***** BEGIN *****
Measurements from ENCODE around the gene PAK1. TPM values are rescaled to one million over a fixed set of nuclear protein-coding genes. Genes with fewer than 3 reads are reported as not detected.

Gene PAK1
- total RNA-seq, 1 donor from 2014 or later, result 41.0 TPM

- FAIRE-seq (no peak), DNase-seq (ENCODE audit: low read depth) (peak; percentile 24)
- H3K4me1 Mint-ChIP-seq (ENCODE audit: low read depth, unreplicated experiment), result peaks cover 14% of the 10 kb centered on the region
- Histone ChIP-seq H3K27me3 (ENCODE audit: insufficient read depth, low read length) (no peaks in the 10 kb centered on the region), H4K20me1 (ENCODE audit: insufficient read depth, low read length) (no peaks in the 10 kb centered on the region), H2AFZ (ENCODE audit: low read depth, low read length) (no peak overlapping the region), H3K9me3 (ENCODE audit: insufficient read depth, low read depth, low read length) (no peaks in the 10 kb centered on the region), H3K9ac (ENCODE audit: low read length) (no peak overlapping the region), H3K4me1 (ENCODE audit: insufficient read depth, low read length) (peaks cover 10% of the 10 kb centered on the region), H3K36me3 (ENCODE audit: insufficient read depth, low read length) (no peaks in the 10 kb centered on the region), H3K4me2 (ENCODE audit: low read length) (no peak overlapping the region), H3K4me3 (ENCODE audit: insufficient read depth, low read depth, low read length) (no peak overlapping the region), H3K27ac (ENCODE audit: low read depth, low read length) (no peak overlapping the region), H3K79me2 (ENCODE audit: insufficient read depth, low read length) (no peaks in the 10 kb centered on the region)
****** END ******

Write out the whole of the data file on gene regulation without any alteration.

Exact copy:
Measurements from ENCODE around the gene PAK1. TPM values are rescaled to one million over a fixed set of nuclear protein-coding genes. Genes with fewer than 3 reads are reported as not detected.

Gene PAK1
- total RNA-seq, 1 donor from 2014 or later, result 41.0 TPM

- FAIRE-seq (no peak), DNase-seq (ENCODE audit: low read depth) (peak; percentile 24)
- H3K4me1 Mint-ChIP-seq (ENCODE audit: low read depth, unreplicated experiment), result peaks cover 14% of the 10 kb centered on the region
- Histone ChIP-seq H3K27me3 (ENCODE audit: insufficient read depth, low read length) (no peaks in the 10 kb centered on the region), H4K20me1 (ENCODE audit: insufficient read depth, low read length) (no peaks in the 10 kb centered on the region), H2AFZ (ENCODE audit: low read depth, low read length) (no peak overlapping the region), H3K9me3 (ENCODE audit: insufficient read depth, low read depth, low read length) (no peaks in the 10 kb centered on the region), H3K9ac (ENCODE audit: low read length) (no peak overlapping the region), H3K4me1 (ENCODE audit: insufficient read depth, low read length) (peaks cover 10% of the 10 kb centered on the region), H3K36me3 (ENCODE audit: insufficient read depth, low read length) (no peaks in the 10 kb centered on the region), H3K4me2 (ENCODE audit: low read length) (no peak overlapping the region), H3K4me3 (ENCODE audit: insufficient read depth, low read depth, low read length) (no peak overlapping the region), H3K27ac (ENCODE audit: low read depth, low read length) (no peak overlapping the region), H3K79me2 (ENCODE audit: insufficient read depth, low read length) (no peaks in the 10 kb centered on the region)